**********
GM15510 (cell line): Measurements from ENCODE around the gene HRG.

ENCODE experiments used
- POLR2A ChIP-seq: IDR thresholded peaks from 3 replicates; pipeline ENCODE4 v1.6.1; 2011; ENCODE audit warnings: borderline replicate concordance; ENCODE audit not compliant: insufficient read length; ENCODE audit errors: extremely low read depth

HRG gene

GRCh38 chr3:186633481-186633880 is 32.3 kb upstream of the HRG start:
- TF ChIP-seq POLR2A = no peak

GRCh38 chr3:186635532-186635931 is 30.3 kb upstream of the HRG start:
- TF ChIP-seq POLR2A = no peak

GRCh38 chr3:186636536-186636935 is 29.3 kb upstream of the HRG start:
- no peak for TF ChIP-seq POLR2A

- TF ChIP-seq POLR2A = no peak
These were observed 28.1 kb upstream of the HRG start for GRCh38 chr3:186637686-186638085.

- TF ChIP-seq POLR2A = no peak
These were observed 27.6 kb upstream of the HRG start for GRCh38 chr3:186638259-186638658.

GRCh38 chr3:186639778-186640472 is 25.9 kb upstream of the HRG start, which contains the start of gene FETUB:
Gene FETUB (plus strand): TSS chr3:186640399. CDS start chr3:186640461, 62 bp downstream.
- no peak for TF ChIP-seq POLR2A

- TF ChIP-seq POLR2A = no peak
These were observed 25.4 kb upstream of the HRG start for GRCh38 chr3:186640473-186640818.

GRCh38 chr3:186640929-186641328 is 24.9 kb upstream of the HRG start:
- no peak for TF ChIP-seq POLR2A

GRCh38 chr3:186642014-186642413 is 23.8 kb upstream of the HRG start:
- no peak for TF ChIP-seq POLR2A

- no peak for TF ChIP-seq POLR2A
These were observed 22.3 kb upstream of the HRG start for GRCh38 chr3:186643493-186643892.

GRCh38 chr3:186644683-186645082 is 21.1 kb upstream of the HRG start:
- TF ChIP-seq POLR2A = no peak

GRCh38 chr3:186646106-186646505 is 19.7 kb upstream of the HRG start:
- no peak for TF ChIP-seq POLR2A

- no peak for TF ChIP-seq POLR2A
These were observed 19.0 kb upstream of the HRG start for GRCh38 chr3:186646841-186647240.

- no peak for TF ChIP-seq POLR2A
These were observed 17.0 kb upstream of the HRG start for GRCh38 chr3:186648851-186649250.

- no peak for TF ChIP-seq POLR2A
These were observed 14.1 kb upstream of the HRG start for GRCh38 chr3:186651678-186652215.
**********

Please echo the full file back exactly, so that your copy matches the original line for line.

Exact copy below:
GM15510 (cell line): Measurements from ENCODE around the gene HRG.

ENCODE experiments used
- POLR2A ChIP-seq: IDR thresholded peaks from 3 replicates; pipeline ENCODE4 v1.6.1; 2011; ENCODE audit warnings: borderline replicate concordance; ENCODE audit not compliant: insufficient read length; ENCODE audit errors: extremely low read depth

HRG gene

GRCh38 chr3:186633481-186633880 is 32.3 kb upstream of the HRG start:
- TF ChIP-seq POLR2A = no peak

GRCh38 chr3:186635532-186635931 is 30.3 kb upstream of the HRG start:
- TF ChIP-seq POLR2A = no peak

GRCh38 chr3:186636536-186636935 is 29.3 kb upstream of the HRG start:
- no peak for TF ChIP-seq POLR2A

- TF ChIP-seq POLR2A = no peak
These were observed 28.1 kb upstream of the HRG start for GRCh38 chr3:186637686-186638085.

- TF ChIP-seq POLR2A = no peak
These were observed 27.6 kb upstream of the HRG start for GRCh38 chr3:186638259-186638658.

GRCh38 chr3:186639778-186640472 is 25.9 kb upstream of the HRG start, which contains the start of gene FETUB:
Gene FETUB (plus strand): TSS chr3:186640399. CDS start chr3:186640461, 62 bp downstream.
- no peak for TF ChIP-seq POLR2A

- TF ChIP-seq POLR2A = no peak
These were observed 25.4 kb upstream of the HRG start for GRCh38 chr3:186640473-186640818.

GRCh38 chr3:186640929-186641328 is 24.9 kb upstream of the HRG start:
- no peak for TF ChIP-seq POLR2A

GRCh38 chr3:186642014-186642413 is 23.8 kb upstream of the HRG start:
- no peak for TF ChIP-seq POLR2A

- no peak for TF ChIP-seq POLR2A
These were observed 22.3 kb upstream of the HRG start for GRCh38 chr3:186643493-186643892.

GRCh38 chr3:186644683-186645082 is 21.1 kb upstream of the HRG start:
- TF ChIP-seq POLR2A = no peak

GRCh38 chr3:186646106-186646505 is 19.7 kb upstream of the HRG start:
- no peak for TF ChIP-seq POLR2A

- no peak for TF ChIP-seq POLR2A
These were observed 19.0 kb upstream of the HRG start for GRCh38 chr3:186646841-186647240.

- no peak for TF ChIP-seq POLR2A
These were observed 17.0 kb upstream of the HRG start for GRCh38 chr3:186648851-186649250.

- no peak for TF ChIP-seq POLR2A
These were observed 14.1 kb upstream of the HRG start for GRCh38 chr3:186651678-186652215.